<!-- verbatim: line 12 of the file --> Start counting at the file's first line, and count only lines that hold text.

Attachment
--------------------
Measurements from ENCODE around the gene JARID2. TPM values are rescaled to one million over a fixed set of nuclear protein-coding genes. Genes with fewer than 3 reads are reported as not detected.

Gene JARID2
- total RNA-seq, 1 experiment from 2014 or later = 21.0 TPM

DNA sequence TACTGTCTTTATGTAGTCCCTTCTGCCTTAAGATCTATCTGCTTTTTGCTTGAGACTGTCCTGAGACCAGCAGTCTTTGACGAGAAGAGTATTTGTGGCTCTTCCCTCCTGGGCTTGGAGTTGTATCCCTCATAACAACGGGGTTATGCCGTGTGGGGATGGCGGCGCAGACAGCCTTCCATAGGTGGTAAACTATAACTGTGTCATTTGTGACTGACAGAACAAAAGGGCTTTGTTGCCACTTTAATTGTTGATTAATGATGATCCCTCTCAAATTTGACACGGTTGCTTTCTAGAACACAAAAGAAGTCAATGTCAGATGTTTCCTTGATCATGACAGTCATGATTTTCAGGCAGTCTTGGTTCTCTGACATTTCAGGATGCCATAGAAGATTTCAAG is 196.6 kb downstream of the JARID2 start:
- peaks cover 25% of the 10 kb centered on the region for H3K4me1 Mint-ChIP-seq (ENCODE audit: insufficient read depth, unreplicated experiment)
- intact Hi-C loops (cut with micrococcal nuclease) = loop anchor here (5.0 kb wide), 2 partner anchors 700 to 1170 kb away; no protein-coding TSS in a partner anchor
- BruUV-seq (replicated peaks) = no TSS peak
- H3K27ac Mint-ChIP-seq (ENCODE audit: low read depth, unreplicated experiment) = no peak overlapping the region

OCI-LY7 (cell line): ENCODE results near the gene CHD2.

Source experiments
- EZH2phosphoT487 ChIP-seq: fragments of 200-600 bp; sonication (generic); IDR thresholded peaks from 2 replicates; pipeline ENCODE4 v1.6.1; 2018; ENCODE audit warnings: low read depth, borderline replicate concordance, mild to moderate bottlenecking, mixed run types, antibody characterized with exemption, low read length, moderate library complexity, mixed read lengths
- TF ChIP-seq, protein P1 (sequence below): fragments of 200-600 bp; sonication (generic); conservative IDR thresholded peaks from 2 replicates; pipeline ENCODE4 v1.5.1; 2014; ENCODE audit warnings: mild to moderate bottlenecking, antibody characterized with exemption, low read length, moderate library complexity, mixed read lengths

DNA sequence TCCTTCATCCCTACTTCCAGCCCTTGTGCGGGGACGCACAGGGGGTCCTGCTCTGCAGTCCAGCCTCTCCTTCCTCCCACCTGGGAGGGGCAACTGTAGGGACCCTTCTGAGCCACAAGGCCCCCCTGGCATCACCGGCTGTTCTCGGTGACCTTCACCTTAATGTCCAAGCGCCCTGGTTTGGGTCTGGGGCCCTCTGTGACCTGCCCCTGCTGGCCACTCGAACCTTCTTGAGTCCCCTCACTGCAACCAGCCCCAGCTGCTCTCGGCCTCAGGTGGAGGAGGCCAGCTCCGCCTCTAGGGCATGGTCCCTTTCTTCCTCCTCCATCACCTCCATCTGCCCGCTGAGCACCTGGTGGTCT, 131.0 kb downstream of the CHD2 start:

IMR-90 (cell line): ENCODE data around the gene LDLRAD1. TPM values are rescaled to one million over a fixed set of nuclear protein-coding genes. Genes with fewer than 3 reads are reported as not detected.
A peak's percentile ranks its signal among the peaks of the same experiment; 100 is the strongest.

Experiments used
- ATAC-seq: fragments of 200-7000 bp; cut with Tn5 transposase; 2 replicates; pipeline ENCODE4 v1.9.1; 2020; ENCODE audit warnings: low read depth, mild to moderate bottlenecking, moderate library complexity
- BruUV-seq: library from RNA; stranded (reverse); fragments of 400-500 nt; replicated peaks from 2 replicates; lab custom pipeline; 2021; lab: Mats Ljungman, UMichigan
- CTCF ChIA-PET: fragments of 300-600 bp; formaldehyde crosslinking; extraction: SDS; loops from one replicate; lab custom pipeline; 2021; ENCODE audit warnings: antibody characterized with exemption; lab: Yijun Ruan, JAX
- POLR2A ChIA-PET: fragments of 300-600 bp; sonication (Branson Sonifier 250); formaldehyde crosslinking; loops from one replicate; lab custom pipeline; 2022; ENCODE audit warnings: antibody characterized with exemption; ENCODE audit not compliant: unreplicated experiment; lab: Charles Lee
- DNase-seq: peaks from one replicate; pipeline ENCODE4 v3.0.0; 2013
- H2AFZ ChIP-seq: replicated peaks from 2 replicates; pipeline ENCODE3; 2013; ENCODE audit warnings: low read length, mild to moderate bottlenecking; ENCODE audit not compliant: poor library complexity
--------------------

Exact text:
- TF ChIP-seq, protein P1 (sequence below): fragments of 200-600 bp; sonication (generic); conservative IDR thresholded peaks from 2 replicates; pipeline ENCODE4 v1.5.1; 2014; ENCODE audit warnings: mild to moderate bottlenecking, antibody characterized with exemption, low read length, moderate library complexity, mixed read lengths